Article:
The psychiatric illness does not need to be sufficiently serious before it is relevant to the sentencing process. It has been stated that:

 

“The circumstances may indicate that when an offender has a mental disorder of modest severity it may nevertheless be appropriate to moderate the need for general or specific deterrence.”[12]

 

The moderation need not be great if the offender acts with knowledge of what he is doing and has knowledge of the gravity of his actions,[13] or if the mental health issue was self-induced (e.g. drug use)[14].

  

Specific deterrence:

 

Specific deterrence is intended to discourage future criminal behaviour by the offender.

 

The requirement for specific deterrence on sentence may be reduced or eliminated as a sentencing requirement when an offender suffers from a mental illness.

 

The following will likely factor into consideration: the nature and severity of the symptoms of the condition, the effect of the condition on the mental capacity of the offender and whether the symptoms occurred at the time of the offending or at the date of sentence or both.[15]

 

Protection of the community and future dangerousness:

 

One of the purposes of sentencing is to protect the community from the offender.[16] If an offender appears to present more of a danger to the community because of a mental illness, there may be more emphasis placed on specific deterrence.[17]

 

Findings of future dangerousness do not need to be established beyond reasonable doubt[18], it has been held to be sufficient that a risk of re-offending is established by the Crown.[19] In the prediction of future risk, the presence of a mental disorder is not the sole indicator of dangerousness, but other factors such as drug dependency and history of prior offending are considered.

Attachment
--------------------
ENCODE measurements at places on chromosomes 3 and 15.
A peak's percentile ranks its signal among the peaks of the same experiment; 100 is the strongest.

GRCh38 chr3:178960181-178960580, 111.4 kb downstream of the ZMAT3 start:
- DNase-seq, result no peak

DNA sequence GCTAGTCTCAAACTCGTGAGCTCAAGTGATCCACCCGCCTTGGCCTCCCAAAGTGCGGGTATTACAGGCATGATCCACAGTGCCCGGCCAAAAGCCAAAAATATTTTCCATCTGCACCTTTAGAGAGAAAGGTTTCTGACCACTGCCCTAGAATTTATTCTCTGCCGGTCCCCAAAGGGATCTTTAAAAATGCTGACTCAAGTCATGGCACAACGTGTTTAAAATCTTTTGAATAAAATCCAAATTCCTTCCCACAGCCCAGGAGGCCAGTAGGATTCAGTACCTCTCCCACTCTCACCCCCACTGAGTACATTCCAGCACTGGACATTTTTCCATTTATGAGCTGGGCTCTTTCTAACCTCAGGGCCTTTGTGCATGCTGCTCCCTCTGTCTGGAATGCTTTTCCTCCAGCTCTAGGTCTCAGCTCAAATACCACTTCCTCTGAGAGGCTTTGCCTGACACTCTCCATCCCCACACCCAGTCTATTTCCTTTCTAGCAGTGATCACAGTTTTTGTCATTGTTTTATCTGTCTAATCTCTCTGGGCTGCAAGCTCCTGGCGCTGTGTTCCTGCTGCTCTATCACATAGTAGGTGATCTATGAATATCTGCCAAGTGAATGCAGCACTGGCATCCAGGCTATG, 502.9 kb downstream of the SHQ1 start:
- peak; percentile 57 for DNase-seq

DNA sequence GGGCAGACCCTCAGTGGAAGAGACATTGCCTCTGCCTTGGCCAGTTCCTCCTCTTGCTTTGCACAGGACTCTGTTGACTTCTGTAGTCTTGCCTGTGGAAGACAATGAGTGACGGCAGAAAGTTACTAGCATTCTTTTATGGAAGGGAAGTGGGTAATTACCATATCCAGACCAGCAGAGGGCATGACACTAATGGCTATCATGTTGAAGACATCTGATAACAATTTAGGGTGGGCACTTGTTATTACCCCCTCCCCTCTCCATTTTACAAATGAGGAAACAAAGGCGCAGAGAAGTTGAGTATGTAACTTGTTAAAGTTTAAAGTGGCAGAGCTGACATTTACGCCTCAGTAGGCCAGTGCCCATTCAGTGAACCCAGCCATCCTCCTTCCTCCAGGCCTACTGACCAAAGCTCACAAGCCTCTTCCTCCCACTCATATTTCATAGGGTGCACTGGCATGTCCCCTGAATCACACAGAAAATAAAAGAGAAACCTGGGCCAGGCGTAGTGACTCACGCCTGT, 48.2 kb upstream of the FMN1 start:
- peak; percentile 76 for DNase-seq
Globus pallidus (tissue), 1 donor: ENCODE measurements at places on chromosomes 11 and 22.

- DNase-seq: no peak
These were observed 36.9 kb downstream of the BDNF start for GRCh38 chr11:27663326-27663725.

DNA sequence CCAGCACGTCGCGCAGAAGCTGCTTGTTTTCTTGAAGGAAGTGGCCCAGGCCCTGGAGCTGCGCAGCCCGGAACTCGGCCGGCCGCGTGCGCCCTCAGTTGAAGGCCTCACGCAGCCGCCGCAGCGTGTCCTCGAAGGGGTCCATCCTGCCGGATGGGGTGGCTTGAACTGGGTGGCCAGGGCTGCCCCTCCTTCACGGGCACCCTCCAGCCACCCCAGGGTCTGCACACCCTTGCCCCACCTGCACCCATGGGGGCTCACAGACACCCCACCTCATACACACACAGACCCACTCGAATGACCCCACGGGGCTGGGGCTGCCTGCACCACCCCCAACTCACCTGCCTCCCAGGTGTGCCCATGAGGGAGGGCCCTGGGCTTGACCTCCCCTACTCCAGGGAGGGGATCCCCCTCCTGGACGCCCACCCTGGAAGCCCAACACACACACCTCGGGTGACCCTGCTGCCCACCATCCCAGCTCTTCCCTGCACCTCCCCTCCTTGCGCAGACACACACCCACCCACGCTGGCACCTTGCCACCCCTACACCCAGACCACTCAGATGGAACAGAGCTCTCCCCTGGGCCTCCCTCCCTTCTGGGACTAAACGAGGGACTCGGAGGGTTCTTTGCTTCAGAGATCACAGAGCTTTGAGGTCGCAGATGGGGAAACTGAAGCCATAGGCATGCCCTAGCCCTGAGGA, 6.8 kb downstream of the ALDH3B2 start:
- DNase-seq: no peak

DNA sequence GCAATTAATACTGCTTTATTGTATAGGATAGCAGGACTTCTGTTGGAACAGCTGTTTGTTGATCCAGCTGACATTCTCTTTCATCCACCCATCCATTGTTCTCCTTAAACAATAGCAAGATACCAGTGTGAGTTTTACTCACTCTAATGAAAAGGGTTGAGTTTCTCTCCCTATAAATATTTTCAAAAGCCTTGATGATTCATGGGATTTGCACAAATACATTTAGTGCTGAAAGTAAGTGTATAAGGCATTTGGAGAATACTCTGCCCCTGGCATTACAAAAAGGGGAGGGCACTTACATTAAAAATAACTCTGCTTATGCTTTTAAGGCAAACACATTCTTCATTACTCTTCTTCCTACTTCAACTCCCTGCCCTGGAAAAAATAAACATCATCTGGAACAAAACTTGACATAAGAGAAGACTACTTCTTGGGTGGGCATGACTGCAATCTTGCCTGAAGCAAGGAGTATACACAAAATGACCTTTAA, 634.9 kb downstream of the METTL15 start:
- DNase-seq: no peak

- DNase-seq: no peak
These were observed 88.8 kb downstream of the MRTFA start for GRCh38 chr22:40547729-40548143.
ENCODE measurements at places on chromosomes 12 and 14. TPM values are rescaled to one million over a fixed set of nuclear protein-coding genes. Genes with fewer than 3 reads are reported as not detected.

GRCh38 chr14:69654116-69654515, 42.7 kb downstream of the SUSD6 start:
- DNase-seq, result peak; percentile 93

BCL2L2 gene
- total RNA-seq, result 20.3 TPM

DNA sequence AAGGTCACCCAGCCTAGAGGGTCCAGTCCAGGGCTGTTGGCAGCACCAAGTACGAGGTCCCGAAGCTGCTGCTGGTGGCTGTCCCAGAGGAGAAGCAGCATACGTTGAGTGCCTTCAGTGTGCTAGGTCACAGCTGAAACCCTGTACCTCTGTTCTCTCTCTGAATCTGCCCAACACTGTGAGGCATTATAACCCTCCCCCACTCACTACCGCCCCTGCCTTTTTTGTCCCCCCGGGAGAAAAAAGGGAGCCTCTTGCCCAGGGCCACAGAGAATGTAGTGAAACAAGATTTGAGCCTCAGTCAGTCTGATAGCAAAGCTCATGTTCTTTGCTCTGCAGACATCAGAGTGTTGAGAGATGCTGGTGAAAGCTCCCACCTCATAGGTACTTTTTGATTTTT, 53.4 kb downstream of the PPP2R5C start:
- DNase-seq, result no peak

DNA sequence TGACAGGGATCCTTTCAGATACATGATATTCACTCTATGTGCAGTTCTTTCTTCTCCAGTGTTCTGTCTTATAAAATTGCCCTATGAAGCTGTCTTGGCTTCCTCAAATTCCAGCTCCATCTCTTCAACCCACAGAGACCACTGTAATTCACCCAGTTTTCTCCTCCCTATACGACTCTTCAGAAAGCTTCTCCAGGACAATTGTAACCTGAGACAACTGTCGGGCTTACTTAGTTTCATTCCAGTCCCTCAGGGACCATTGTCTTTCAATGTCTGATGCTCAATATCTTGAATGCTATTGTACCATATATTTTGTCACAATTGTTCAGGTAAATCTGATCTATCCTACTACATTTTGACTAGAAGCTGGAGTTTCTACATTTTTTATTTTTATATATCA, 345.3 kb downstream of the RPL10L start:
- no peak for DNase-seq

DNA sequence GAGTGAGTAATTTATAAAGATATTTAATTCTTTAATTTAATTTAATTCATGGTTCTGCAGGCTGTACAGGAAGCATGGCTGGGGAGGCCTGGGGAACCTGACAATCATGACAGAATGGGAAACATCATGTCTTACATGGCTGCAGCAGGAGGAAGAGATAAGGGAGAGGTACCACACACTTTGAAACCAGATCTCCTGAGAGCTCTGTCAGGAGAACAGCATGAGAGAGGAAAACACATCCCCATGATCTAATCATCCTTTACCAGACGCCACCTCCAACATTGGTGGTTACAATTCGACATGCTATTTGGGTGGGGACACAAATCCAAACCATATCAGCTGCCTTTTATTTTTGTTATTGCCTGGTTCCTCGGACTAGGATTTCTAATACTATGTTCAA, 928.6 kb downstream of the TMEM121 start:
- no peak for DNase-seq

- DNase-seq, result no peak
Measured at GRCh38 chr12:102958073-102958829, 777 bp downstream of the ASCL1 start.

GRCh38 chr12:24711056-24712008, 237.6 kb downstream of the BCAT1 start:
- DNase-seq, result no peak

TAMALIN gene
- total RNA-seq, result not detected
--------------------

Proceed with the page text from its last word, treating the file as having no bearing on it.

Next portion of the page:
While a person’s risk of future violent offending is relevant to the assessment of the need for protection of society, it must not lead to a sentence disproportionate to the gravity of the offence.[20]

 

Proportionality requires the upper boundary of a sentence to be set by the objective circumstances of the offence, which does not encompass prior convictions. Prior criminal history can aggravate the sentence, but it can not be used to increase the upper limit of objective seriousness of the offence.[21]

 

Custodial hardship:

 

People with mental illnesses can be more vulnerable in prison than the general prison population.

 

For this reason, the court may consider if the imposition of a custodial sentence may weigh more heavily on the offender due to the mental illness.

 

Evidence should be provided to the court about the particular difficulties the offender will face in custody.[22] For example: whether or not the offender would be able to obtain treatment in custody, whether the mental illness would place him in protected custody, the offenders ability to socialise with other inmates.

 

 

[1] Mental Health (Forensic Provisions) Act 1990 (NSW), Part 3.

[2] R v Anderson [1981] VR 155; (1980) 2 A Crim R 379.

[3] DPP v De La Rosa [2010] NSWCCA 194; 69 NSWLR 1, at [177].

[4] Aslan v R [2014] NSWCCA 114 per Simpson J, at [34].

[5] R v Way (2004) 60 NSWLR 168, at [118].

[6]Yun v R [2017] NSWCCA 317 per Latham and Bellew JJ, at [47].

[7]R v Israil [2002] NSWCCA 255 per Spigelman CJ, at [23].

[8] See for example: R v Cotterill [2012] NSWSC 89 per McCallum J, at [30]; R v Mohammed Fahda [2012] NSWSC 114 per Harrison K, at [38].

[9] R v Engert (1995) 84 A Crim R 67 per Gleeson CJ at [71].

[10] Muldrock v The Queen [2011] HCA 39, at [53].

[11] R v Windle [2012] NSWCCA 222, at [41].

[12] DPP (Cth) v De La Rosa [2010] NSWCCA 194, at [168].

[13] Clay v R [2007] NSWCCA 106; Carroll v R [2012] NSWCCA 118.

[14] R v Wright (1997) 93 A Crim R 49, at 51-52.

[15] R v Verdins [2007] VSCA 102, at [32].

[16] Crimes (Sentencing Procedure) Act 1999 (NSW), s 3A(c).

[17] Barbieri v R [2016] NSWCCA 295 per Simpson J, at [54].

[18] R v SLD (2003) 58 NSWLR 589, at [40].

[19] R v Harrison (1997) 93 A Crim R 314, at [319].

[20] Potts v R [2012] NSWCCA 229.

[21] R v McNaughton (2006) 66 NSWLR 566; [2006] NSWCCA 242, per Spigelman CJ.

[22] R v Wright [2013] NSWCCA 82.

ASSAULT

An assault occurs when a person either physically interferes with another person or makes another person reasonably think that they will be interfered with. There are many different charges for different types of assault, each applying to different degrees of seriousness. You can even be charged with an assault if you act recklessly where you did not intend to assault the person but you ought to have known that a person could be assaulted by your actions.